Between the 17th and 19th century, Spain established colonies all over the world. Spain had become one of the leading world powers, amassing astronomical amounts of silver and gold and one of the largest armadas the world has ever seen. However, in the late 19th and early 20th century, Spain lost their colonies and with it their global power. While the Spanish government was no longer an influencer in South America, much of the Spanish language and culture remained.
This divided the Spanish language between Peninsular (European) Spanish and the Spanish of the Americas. Each of these divisions has its own regionalisms and dialects, with the most notable dialect of Peninsular Spanish being Castilian. On the other hand, Latin American Spanish is much more complex in terms of regionalisms with every country having its own dialect and many countries having multiple. Peninsular Spanish has Arabic influences, some of which carried over to Latin American Spanish, while Latin American Spanish has influences in Native American languages such as Quechua and Mayan.
These influences and the 4,500-mile long ocean that separates Spain from Latin America has created two dialects that share the same basics, yet adopt different colloquialisms and pronunciations. The difference in terms of pronunciation is entirely technical with each regionalism adopting unique yet similar sounds. As far as for translators understanding the difference in pronunciations, the impact is seldom evident. The vast majority of translators can comprehend the different pronunciations with ease and experience no difficulty with different dialects. The worst-case scenario tends to be the interpreter asking the speaker to slow down until the interpreter gets used to the different pronunciation. In short, the difference in pronunciation is hardly a problem and typically is not a hindrance to the interpreter performing their job.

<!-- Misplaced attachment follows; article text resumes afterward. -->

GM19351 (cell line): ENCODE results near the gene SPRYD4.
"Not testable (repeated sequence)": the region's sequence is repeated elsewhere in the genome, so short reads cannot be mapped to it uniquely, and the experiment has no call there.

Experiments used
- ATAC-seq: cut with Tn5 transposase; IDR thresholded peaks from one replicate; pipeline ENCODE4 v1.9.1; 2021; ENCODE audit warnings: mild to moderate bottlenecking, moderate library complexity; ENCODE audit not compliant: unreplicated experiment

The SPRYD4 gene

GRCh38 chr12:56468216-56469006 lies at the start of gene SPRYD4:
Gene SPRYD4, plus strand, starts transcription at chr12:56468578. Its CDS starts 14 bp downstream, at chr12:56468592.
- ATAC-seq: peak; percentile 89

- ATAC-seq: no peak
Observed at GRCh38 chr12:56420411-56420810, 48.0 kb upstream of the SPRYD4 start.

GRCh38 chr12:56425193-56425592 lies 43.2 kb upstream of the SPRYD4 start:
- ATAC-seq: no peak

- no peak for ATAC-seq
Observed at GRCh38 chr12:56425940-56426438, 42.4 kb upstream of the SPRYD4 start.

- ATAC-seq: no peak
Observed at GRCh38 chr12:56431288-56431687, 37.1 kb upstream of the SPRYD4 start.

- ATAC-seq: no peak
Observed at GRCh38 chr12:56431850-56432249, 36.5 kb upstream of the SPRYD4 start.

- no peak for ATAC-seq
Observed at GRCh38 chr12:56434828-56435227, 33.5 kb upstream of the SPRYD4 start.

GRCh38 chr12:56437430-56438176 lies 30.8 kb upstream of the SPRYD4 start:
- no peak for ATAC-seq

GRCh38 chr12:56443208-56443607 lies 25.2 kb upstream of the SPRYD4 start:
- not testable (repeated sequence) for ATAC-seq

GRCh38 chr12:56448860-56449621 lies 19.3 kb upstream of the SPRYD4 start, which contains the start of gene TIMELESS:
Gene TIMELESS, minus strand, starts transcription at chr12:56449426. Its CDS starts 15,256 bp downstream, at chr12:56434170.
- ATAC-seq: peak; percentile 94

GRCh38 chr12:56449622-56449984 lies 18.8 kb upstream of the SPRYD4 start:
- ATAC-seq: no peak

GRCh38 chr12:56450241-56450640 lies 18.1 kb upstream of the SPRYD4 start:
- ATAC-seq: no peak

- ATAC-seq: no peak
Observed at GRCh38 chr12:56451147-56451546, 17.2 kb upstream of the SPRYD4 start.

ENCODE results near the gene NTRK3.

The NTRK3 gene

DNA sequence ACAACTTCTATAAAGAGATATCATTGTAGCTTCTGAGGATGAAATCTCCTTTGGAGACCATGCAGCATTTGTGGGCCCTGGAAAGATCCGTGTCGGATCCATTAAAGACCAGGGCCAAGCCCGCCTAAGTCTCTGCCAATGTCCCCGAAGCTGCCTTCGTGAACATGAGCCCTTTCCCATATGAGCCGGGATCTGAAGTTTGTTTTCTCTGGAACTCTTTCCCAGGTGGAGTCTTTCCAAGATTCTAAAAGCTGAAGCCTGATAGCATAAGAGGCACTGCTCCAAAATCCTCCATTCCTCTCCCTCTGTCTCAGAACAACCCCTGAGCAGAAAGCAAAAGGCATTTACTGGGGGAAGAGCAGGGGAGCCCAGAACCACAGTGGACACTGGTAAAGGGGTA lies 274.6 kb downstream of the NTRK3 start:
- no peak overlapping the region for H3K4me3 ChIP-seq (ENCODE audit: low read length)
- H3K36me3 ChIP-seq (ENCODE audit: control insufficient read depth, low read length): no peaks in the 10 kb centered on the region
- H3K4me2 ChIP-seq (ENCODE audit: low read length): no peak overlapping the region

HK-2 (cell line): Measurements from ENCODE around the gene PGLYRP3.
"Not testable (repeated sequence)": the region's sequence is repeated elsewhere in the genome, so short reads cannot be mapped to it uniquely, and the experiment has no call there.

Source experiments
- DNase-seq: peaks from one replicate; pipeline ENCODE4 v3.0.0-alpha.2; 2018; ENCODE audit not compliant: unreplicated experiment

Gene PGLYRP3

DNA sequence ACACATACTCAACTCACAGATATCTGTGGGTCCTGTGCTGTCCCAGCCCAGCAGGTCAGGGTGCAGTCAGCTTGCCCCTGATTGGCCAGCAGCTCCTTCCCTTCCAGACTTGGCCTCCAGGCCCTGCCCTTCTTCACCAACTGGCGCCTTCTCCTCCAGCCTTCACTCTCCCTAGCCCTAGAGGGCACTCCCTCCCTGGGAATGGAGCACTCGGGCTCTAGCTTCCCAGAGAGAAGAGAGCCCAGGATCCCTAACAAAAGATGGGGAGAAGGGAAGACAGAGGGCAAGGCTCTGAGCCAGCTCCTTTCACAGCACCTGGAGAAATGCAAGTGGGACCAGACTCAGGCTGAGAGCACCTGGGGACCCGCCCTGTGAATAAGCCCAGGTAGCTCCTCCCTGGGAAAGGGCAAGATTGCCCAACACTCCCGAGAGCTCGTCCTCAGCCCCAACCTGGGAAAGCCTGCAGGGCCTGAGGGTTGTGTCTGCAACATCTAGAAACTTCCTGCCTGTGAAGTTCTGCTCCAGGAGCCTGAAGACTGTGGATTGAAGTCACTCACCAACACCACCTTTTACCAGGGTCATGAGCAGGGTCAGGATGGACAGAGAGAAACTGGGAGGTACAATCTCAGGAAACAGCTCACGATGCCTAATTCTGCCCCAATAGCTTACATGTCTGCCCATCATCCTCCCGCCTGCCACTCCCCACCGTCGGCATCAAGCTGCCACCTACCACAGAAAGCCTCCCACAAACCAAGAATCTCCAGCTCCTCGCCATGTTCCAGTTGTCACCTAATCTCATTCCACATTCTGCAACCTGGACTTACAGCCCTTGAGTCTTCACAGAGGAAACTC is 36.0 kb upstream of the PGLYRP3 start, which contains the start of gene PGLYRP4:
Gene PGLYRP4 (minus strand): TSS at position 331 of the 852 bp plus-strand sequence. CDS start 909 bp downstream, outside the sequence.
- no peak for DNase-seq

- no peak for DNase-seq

That being said, one problem that can arise with two Spanish speakers from different areas stems from the abundance of colloquialisms. Colloquialisms are commonly used phrases that have a literal translation that does not match the applied meaning. In English, the phrase “eat my dust”, does not have the actual meaning of feeding someone dust, but rather is used to show the idea of getting ahead. Phrases like these pose nightmare situations for inexperienced translators or those who are unfamiliar with certain dialects.
In order to counteract this, it is best to refrain from using colloquial terms in conversation with interpreters. This will allow both parties to better understand each other and reduce the risk of miscommunication. All in all, interpreters and Spanish speakers in the United States, encounter many different dialects and colloquial phrases in their everyday lives making them skilled at accurately translating regardless of the regionalism.